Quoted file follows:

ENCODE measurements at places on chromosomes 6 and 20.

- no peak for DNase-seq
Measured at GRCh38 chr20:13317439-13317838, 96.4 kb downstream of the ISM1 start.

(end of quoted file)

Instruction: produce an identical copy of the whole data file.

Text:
ENCODE measurements at places on chromosomes 6 and 20.

- no peak for DNase-seq
Measured at GRCh38 chr20:13317439-13317838, 96.4 kb downstream of the ISM1 start.